Integrity Is What A Brand Lives By … Or Not

Brand IntegrityIntegrity … a brand lives and breathes by this. Right? All (ok maybe not ALL) business owners live by their integrity as this drives who they are and how they are perceived in the marketplace. Zappos did not become the best online retailer by not living by their brand integrity. Integrity drives as it is that adherence to principles that your customers embrace and gush about. Integrity is the fuel behind the unimpaired excellence that makes customers make you the only choice and have them sit around the campfire and sing your kumbaya. Many brands but cannot achieve that ultimate brand loyalty. It is earned and when there is a challenge of that very integrity that earned the loyalty, the brand image is tarnished. Over the past year or so, we have seen a lot of brand images being tarnished and it is up to us as the consumer to say yes I am in or no no I am going elsewhere. As a HUGE fan of the NFL and of course my beloved JETS I have been challenged by the integrity of the brand that is the NFL.

The Brand of the NFL

The brand of the NFL is huge. Ok bigger than huge. It is a 9 billion dollar industry and growing.  We trust you NFL that you will bring us the best of the best each week and when you do, we buy more thus adding to your revenues. We buy tickets to the games, we fly city to city to support our team, we are so proud to wear our jerseys, sweatshirts, jackets, boxers, socks, clings on our cars … we spend our money to show our support and in return we ask you to maintain the integrity of the brand.

Integrity of the NFL Brand

NFL, we as fans ask you to maintain the integrity of the brand. You are not above any other brand, though sometimes you make us feel that way. You are not there all year round like so many other brands. You are SEASONAL. Yes, NFL, you are seasonal but yet garner more revenues than many companies can even fathom. Forget Hello, you have us with the tingle in our ears from that last whistle in the ProBowl. We are that dedicated. We watch or go to the draft and fully engulf you as we love our teams and because you, NFL bring us our team, you become a part of us. We trust that you will give us what we give to you. We can see that the integrity of the NFL brand is an umbrella as each team and everyone associated with the team has to uphold that integrity. And when our team loses we are not yelling at you umbrella NFL or we used to not … now that umbrella has been flipped! We, the fans, the ones who trusted and believed that you would uphold the integrity of the brand, are screaming at you.

Losing Brand Integrity

The NFL has lost the integrity of the brand. If we did not see this in Weeks 1 or 2, we were slapped really hard in the face on Monday Night Football in the Green Bay vs Seattle game. I recognize that there are contract disputes and each side wants and wants and there is no giving. The NFL knew for months that the contract talks were not progressing, could stale and the refs would be locked out. We as fans trusted that the contract dispute would be worked out. Like any other brand that is in a crisis, we expected them to fix it. The replacement refs were that quick fix but this band-aid seems to be made of dental floss as boy oh boy it is quite thing and is not getting the job done. You NFL have caused chaos, come at a very big price.

Do the NFL refs make a lot of money? YES! But should we care? Really, should we? Some may say we should but, I think the greater question is, is it necessary to keep the brand in tact to pay them high salaries? The NFL refs are part time. Imagine on a part time gig making about 150K – not to shabby. But we have to think about the responsibility they have and how the pressure shifts to THEM to uphold the integrity of the brand. If the refs did not bear the burden on the field to uphold the integrity of the NFL brand, there would be no discussion about the replacement refs. Actually, if this was untrue, the NFL would have crumbled years ago as there would not be many players willing to play, there would not be any fans and without players and fans, there would not be an NFL, which would trickle down to College and then HS and Pee Wee. Game over. Instead, the refs bring a high level of expertise and professionalism which keeps the players playing, the fans coming and contributes to the success of the brand. Now with the replacement refs, the NFL has lost the integrity of the brand. They, the NFL exclusively OWNS the overall brand and the integrity therein, so it was theirs to lose.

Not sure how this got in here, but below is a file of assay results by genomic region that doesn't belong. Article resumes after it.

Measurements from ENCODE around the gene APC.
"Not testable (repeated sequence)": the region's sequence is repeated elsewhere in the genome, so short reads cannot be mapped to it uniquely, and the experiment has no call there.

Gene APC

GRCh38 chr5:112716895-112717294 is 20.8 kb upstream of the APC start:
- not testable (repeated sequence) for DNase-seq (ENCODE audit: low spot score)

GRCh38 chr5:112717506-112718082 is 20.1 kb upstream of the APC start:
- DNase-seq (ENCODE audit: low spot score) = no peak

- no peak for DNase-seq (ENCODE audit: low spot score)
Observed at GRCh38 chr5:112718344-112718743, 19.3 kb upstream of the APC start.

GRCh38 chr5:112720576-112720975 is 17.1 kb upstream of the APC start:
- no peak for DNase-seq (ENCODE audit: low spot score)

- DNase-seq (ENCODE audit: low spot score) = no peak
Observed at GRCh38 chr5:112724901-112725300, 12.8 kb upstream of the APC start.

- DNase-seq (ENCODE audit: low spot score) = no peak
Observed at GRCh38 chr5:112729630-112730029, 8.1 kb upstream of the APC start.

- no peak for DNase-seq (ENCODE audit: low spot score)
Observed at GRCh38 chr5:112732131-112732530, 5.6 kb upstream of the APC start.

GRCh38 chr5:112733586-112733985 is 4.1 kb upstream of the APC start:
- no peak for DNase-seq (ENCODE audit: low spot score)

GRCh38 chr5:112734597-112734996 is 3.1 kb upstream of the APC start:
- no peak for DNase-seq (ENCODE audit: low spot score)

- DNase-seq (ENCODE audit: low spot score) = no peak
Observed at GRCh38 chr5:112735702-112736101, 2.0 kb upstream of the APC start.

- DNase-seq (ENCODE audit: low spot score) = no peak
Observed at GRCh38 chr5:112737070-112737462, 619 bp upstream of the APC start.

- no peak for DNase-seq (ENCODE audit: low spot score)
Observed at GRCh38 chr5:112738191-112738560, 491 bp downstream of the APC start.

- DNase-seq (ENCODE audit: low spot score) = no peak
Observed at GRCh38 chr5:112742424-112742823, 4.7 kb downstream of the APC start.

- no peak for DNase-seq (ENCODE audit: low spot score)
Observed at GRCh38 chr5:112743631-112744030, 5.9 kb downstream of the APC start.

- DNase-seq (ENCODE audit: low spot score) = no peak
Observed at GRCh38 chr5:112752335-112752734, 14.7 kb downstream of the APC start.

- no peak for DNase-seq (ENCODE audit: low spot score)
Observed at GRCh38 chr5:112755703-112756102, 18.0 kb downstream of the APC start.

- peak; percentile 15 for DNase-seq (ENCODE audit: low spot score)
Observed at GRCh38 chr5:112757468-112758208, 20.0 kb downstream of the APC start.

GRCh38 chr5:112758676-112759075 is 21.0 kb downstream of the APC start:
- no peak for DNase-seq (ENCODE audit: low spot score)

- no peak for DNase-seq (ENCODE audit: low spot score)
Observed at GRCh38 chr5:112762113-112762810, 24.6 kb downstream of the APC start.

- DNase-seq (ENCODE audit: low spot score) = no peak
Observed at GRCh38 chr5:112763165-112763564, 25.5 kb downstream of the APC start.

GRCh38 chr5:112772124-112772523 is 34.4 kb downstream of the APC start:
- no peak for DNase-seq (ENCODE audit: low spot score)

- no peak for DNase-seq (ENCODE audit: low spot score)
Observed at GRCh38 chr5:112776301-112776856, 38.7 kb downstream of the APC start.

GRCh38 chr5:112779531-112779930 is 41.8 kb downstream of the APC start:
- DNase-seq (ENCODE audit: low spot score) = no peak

Restoring Brand Integrity

Can the NFL restore the integrity of the brand? Sure. Like in any crisis, there can be a turn around. However, a chance was missed when the NFL made their official statement and felt that the replacement refs as well as the replay refs (who are not replacements) made the right call. The NFL created more of a crisis here and while the NFL will survive this, a crater larger than the Grand Canyon has been created. While the blown call is alarming, the official statement send up more red flags than meets the eye. Losses happen but when it comes at the hands of those who could have prevented this, it becomes difficult to swallow. It makes us think what is it going to take for the NFL to realize that there is a huge crisis and it goes deeper than the integrity of the brand. Fans love our teams and our players (though sometimes we are critical of their play) but we do not love you NFL owners and commission.

The safety of the players has been compromised and, as fans, we love them more than we could ever love the overall brand of the NFL. We have to wonder what will it take for the NFL to fix this? A catastrophic injury? As much some may believe that a boycott would evoke change, it would never happen as we love our teams and would never leave our players. You see NFL we do not come for you we come for them, our players. You now have separated the players from you and, unless you fix this right now, I am not sure any crisis communications strategy will bridge the gap you have created between you and the players.